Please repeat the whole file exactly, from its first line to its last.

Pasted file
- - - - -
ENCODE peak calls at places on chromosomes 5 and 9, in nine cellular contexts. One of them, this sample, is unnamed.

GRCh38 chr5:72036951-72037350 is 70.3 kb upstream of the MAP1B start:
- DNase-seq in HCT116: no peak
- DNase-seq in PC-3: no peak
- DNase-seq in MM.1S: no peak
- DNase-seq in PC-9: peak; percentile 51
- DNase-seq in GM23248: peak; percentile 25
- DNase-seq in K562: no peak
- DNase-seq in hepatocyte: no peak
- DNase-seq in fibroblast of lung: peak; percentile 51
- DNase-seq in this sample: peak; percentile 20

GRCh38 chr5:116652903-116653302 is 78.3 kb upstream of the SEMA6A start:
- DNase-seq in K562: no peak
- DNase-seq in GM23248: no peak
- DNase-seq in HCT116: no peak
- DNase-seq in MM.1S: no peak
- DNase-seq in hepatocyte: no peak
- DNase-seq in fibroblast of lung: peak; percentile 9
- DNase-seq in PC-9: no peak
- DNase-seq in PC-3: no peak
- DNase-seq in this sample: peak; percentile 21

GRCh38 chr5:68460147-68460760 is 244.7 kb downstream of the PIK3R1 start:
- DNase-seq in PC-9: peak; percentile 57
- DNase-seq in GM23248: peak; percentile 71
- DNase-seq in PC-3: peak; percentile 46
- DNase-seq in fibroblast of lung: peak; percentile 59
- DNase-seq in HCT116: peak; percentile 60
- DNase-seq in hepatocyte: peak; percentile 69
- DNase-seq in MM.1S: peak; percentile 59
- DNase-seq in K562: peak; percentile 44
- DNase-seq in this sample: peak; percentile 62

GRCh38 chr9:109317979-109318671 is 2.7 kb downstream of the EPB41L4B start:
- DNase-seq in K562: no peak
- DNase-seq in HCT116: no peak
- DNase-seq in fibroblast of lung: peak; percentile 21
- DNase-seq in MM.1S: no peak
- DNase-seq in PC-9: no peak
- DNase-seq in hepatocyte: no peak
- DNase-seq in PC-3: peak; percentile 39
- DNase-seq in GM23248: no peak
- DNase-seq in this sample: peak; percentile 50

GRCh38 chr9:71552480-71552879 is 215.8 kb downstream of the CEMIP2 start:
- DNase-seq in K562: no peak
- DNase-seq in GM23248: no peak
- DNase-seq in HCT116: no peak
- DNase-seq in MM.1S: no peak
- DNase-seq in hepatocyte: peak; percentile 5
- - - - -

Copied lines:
ENCODE peak calls at places on chromosomes 5 and 9, in nine cellular contexts. One of them, this sample, is unnamed.

GRCh38 chr5:72036951-72037350 is 70.3 kb upstream of the MAP1B start:
- DNase-seq in HCT116: no peak
- DNase-seq in PC-3: no peak
- DNase-seq in MM.1S: no peak
- DNase-seq in PC-9: peak; percentile 51
- DNase-seq in GM23248: peak; percentile 25
- DNase-seq in K562: no peak
- DNase-seq in hepatocyte: no peak
- DNase-seq in fibroblast of lung: peak; percentile 51
- DNase-seq in this sample: peak; percentile 20

GRCh38 chr5:116652903-116653302 is 78.3 kb upstream of the SEMA6A start:
- DNase-seq in K562: no peak
- DNase-seq in GM23248: no peak
- DNase-seq in HCT116: no peak
- DNase-seq in MM.1S: no peak
- DNase-seq in hepatocyte: no peak
- DNase-seq in fibroblast of lung: peak; percentile 9
- DNase-seq in PC-9: no peak
- DNase-seq in PC-3: no peak
- DNase-seq in this sample: peak; percentile 21

GRCh38 chr5:68460147-68460760 is 244.7 kb downstream of the PIK3R1 start:
- DNase-seq in PC-9: peak; percentile 57
- DNase-seq in GM23248: peak; percentile 71
- DNase-seq in PC-3: peak; percentile 46
- DNase-seq in fibroblast of lung: peak; percentile 59
- DNase-seq in HCT116: peak; percentile 60
- DNase-seq in hepatocyte: peak; percentile 69
- DNase-seq in MM.1S: peak; percentile 59
- DNase-seq in K562: peak; percentile 44
- DNase-seq in this sample: peak; percentile 62

GRCh38 chr9:109317979-109318671 is 2.7 kb downstream of the EPB41L4B start:
- DNase-seq in K562: no peak
- DNase-seq in HCT116: no peak
- DNase-seq in fibroblast of lung: peak; percentile 21
- DNase-seq in MM.1S: no peak
- DNase-seq in PC-9: no peak
- DNase-seq in hepatocyte: no peak
- DNase-seq in PC-3: peak; percentile 39
- DNase-seq in GM23248: no peak
- DNase-seq in this sample: peak; percentile 50

GRCh38 chr9:71552480-71552879 is 215.8 kb downstream of the CEMIP2 start:
- DNase-seq in K562: no peak
- DNase-seq in GM23248: no peak
- DNase-seq in HCT116: no peak
- DNase-seq in MM.1S: no peak
- DNase-seq in hepatocyte: peak; percentile 5